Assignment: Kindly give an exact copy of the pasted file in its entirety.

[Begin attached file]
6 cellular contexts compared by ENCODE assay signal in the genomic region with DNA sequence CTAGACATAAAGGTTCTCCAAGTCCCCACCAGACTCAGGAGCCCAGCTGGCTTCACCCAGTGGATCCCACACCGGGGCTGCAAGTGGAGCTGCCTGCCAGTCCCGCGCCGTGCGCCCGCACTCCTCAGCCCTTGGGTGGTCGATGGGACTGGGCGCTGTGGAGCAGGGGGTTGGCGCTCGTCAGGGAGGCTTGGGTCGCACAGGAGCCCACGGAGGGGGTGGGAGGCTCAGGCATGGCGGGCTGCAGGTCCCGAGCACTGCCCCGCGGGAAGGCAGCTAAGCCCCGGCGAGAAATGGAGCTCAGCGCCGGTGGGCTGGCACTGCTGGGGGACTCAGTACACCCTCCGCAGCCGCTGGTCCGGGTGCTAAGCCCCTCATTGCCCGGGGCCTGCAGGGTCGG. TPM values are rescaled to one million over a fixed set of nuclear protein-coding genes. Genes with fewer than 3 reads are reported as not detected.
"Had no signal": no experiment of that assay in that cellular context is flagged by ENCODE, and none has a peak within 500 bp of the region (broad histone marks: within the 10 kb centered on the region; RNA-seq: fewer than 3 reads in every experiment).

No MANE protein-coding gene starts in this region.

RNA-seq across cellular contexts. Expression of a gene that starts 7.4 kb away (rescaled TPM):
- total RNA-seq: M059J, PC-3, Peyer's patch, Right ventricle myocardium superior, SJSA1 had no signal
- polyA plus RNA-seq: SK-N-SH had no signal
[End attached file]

6 cellular contexts compared by ENCODE assay signal in the genomic region with DNA sequence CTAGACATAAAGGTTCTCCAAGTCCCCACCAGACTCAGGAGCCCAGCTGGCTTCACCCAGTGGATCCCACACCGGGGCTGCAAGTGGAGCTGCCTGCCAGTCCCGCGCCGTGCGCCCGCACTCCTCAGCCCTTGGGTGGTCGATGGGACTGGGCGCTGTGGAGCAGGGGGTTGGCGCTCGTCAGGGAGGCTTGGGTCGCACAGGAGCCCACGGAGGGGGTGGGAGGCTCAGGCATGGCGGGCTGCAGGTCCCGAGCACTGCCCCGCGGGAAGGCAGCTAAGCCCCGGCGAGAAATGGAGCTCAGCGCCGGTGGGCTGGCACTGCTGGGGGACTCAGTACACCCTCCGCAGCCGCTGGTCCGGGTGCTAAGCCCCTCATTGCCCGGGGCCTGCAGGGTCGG. TPM values are rescaled to one million over a fixed set of nuclear protein-coding genes. Genes with fewer than 3 reads are reported as not detected.
"Had no signal": no experiment of that assay in that cellular context is flagged by ENCODE, and none has a peak within 500 bp of the region (broad histone marks: within the 10 kb centered on the region; RNA-seq: fewer than 3 reads in every experiment).

No MANE protein-coding gene starts in this region.

RNA-seq across cellular contexts. Expression of a gene that starts 7.4 kb away (rescaled TPM):
- total RNA-seq: M059J, PC-3, Peyer's patch, Right ventricle myocardium superior, SJSA1 had no signal
- polyA plus RNA-seq: SK-N-SH had no signal